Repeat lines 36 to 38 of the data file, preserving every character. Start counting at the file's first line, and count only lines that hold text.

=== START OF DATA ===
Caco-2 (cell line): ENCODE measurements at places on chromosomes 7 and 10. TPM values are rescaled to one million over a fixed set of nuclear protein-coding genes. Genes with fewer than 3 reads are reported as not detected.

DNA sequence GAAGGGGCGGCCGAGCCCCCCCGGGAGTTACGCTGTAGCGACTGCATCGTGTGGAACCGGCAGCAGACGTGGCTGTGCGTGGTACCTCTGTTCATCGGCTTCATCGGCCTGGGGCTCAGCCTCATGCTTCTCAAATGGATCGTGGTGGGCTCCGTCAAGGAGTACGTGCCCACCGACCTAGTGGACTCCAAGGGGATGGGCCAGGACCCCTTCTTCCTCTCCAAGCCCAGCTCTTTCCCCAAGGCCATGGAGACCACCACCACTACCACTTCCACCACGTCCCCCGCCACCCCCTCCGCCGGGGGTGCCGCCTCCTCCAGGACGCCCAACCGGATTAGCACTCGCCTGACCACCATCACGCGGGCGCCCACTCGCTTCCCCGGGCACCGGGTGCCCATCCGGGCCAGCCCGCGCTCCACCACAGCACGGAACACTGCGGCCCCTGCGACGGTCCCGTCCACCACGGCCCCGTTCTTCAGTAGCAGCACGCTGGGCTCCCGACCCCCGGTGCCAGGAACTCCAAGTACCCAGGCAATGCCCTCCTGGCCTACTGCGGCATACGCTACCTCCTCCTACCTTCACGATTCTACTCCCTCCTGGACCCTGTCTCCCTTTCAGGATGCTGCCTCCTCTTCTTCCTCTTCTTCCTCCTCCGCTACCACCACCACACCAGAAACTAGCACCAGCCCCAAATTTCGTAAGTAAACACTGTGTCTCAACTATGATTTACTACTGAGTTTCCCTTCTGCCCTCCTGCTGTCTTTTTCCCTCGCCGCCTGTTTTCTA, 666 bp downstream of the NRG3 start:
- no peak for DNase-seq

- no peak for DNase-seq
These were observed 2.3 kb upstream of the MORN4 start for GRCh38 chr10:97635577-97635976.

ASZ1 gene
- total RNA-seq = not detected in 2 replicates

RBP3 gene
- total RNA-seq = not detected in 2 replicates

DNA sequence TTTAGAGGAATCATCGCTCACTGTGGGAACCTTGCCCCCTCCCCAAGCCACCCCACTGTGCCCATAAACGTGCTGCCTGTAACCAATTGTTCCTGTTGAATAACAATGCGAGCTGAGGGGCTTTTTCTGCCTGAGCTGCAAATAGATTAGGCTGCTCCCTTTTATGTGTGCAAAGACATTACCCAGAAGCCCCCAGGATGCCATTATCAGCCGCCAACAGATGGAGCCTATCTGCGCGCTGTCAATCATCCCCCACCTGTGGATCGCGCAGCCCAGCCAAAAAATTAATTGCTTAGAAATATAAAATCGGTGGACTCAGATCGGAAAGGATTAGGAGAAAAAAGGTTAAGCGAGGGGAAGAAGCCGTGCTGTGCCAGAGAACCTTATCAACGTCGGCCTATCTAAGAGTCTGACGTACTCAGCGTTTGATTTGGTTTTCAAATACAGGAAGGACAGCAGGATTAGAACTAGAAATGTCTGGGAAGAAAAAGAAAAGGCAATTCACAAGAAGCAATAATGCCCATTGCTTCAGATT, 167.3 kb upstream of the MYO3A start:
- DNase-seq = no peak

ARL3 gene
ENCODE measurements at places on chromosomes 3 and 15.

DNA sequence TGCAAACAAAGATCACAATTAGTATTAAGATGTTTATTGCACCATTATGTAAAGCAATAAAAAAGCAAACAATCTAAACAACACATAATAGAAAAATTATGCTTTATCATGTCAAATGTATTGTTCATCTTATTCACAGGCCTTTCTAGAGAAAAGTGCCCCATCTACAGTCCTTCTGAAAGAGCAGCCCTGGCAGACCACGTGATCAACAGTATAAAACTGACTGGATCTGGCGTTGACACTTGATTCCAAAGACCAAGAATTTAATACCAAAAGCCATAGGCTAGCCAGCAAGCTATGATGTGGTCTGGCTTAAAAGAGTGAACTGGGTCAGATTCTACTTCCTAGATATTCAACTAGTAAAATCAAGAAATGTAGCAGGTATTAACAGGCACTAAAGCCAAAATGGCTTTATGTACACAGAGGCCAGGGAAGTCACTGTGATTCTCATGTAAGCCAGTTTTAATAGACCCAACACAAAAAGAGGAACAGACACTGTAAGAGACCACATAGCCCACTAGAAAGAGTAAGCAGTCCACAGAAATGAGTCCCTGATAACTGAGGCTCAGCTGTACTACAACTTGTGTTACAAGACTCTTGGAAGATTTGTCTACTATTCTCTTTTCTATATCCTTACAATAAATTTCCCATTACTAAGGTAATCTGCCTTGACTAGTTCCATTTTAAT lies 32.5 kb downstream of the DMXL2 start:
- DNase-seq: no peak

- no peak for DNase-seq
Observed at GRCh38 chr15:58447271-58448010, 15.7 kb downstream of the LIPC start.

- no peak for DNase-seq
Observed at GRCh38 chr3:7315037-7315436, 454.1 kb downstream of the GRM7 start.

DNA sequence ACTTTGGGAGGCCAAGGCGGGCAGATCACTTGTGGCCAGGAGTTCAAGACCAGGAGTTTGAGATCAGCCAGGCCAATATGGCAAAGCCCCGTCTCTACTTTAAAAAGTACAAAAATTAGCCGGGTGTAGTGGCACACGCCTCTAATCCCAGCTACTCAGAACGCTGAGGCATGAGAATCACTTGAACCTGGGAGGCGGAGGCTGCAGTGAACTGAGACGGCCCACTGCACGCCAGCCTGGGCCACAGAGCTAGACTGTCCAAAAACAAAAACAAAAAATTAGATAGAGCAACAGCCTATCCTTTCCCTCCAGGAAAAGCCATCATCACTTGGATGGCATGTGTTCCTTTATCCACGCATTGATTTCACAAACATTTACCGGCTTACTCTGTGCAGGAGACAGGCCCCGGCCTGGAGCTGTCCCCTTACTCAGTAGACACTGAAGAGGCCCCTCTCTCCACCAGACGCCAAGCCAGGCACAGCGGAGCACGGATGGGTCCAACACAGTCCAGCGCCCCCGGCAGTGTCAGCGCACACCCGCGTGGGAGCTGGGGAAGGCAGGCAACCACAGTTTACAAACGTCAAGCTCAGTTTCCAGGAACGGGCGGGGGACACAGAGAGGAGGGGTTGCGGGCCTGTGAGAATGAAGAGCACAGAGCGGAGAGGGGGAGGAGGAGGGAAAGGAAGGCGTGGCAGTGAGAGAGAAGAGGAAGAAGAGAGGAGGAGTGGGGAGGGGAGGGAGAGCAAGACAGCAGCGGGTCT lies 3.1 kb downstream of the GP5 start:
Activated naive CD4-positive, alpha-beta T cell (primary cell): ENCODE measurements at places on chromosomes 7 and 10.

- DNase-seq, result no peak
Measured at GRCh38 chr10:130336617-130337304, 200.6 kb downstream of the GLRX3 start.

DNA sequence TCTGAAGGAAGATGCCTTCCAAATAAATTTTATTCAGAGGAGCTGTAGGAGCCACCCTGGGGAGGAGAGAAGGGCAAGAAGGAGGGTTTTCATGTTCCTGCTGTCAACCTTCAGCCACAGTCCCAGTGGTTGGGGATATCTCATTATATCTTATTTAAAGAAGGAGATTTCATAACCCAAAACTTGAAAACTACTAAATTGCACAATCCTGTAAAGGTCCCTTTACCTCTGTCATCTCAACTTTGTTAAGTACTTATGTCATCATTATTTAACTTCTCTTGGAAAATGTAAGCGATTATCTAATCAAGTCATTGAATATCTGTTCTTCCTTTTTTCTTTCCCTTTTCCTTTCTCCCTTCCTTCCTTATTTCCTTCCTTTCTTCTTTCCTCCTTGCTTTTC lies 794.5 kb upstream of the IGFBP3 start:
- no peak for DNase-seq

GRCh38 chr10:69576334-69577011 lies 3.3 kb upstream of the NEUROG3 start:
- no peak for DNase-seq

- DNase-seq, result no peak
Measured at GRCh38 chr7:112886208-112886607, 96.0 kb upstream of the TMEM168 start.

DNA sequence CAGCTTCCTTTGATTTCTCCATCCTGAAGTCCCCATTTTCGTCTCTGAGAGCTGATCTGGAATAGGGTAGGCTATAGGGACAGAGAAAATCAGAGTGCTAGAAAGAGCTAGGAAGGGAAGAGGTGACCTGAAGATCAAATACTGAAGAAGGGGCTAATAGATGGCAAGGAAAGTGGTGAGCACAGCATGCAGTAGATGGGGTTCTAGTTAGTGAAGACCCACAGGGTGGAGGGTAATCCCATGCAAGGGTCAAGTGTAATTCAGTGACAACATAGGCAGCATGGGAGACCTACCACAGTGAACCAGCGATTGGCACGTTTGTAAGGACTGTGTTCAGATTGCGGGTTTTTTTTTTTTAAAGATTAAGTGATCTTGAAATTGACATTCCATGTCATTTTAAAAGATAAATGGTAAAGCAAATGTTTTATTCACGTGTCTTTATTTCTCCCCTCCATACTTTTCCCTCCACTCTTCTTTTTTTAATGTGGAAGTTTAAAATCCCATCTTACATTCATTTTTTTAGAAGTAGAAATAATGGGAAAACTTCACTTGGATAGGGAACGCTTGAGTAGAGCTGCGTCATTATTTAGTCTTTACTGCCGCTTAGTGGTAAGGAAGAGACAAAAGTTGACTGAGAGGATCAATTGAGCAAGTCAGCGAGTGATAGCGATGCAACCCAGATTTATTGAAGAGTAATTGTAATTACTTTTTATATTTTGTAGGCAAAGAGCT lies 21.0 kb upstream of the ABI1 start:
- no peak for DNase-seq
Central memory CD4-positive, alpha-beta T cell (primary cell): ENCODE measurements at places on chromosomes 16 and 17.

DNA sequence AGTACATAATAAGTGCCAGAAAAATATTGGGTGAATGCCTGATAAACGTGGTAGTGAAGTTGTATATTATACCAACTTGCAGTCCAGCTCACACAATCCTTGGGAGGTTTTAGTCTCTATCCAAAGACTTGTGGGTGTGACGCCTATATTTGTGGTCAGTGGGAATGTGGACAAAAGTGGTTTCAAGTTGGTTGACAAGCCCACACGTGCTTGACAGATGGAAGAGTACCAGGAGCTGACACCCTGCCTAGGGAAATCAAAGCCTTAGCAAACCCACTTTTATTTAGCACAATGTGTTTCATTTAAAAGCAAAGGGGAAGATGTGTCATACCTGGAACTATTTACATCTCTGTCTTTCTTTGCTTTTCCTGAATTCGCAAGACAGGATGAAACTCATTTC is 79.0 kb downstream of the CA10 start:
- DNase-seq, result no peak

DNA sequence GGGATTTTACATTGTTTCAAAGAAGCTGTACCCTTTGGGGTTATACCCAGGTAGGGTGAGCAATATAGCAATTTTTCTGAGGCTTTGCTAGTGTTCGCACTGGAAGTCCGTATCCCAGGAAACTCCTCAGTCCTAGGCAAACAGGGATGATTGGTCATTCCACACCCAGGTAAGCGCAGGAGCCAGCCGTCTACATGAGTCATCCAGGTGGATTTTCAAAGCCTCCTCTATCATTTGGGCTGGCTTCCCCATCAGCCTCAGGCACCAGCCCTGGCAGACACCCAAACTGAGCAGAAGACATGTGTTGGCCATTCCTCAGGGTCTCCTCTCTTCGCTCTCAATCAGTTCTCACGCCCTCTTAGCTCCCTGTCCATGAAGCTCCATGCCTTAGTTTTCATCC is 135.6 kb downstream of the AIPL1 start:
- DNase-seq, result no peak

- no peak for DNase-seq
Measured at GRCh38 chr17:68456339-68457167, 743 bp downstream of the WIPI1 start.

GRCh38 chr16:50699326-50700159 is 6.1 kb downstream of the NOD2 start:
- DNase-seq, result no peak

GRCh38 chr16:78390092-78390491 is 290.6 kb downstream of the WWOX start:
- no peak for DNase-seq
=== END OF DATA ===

- DNase-seq, result no peak

- no peak for DNase-seq
Measured at GRCh38 chr17:68456339-68457167, 743 bp downstream of the WIPI1 start.